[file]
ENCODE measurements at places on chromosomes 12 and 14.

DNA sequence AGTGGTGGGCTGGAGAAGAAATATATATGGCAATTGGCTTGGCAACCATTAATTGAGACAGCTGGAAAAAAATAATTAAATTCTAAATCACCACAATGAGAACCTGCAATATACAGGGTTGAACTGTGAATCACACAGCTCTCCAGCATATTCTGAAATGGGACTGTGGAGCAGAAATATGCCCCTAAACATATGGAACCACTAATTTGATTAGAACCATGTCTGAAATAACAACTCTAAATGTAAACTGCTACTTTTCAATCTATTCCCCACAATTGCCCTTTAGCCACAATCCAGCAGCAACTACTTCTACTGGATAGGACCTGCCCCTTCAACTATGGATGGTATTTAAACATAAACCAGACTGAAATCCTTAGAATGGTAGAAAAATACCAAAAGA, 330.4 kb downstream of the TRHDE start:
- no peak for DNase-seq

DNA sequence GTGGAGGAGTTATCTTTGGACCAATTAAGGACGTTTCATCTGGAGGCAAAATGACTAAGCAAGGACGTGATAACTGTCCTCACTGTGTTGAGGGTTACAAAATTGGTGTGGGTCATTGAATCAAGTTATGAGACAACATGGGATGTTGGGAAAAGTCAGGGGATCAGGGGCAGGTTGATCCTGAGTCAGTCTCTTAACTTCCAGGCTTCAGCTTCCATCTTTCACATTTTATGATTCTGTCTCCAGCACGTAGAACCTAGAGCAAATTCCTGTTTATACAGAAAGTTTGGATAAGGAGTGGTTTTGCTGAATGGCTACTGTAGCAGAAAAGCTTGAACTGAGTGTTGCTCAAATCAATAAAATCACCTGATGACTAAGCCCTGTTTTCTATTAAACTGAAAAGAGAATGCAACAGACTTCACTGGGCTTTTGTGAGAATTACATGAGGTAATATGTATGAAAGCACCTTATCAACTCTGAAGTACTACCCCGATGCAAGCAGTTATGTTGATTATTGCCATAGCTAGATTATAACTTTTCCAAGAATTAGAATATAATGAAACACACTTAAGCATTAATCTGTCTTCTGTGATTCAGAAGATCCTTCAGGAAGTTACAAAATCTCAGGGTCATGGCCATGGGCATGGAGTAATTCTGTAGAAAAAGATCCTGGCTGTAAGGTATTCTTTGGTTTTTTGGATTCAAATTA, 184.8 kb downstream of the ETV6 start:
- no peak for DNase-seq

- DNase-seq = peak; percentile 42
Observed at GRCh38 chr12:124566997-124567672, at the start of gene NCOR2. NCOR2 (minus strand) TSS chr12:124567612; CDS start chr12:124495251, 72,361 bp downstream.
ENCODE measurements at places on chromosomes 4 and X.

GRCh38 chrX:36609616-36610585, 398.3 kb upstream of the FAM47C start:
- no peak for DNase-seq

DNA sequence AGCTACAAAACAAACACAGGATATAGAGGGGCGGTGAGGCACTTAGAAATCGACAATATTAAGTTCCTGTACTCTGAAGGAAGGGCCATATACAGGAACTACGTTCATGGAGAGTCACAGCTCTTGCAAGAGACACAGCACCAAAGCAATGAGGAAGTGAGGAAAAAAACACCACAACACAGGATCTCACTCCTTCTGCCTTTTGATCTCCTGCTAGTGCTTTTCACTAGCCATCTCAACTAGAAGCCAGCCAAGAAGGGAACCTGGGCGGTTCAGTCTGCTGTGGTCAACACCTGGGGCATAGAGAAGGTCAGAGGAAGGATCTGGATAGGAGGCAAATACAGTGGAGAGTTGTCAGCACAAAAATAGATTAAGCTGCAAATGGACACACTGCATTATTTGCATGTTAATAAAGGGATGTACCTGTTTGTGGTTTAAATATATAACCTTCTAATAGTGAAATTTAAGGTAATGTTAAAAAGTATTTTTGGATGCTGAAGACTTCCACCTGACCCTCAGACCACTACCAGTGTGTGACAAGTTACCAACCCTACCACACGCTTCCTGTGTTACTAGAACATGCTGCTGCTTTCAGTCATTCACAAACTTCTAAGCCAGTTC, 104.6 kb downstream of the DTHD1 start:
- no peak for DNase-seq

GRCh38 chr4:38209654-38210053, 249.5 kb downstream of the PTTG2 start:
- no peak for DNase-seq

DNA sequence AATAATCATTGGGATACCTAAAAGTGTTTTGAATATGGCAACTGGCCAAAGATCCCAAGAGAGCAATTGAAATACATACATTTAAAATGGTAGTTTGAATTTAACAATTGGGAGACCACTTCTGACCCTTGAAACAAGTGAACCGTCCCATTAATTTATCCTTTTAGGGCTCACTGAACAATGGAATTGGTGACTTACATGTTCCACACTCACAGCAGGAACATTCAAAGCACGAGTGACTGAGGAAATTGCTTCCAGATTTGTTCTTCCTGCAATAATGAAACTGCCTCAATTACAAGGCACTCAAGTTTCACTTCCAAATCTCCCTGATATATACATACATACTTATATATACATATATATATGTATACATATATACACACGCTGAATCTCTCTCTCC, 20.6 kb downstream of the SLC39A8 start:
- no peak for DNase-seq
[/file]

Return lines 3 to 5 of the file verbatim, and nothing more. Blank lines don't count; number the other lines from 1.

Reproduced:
- no peak for DNase-seq

DNA sequence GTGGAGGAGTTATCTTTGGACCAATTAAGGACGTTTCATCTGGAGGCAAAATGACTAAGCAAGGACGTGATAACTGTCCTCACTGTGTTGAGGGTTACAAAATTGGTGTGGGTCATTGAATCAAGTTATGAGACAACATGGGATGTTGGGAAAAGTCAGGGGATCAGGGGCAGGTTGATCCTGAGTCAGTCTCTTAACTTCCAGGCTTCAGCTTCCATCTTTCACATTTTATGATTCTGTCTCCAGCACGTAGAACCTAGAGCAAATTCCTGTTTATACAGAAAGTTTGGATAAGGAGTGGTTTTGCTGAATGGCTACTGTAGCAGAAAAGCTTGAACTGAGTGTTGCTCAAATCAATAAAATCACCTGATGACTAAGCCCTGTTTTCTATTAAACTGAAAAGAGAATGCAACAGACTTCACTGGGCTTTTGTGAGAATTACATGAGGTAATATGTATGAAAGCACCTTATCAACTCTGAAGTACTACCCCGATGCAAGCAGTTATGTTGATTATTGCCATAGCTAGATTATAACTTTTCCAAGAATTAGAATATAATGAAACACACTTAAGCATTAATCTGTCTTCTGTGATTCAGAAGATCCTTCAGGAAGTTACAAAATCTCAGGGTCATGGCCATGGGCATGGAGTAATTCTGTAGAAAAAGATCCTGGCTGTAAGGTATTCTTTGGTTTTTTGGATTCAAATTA, 184.8 kb downstream of the ETV6 start:
- no peak for DNase-seq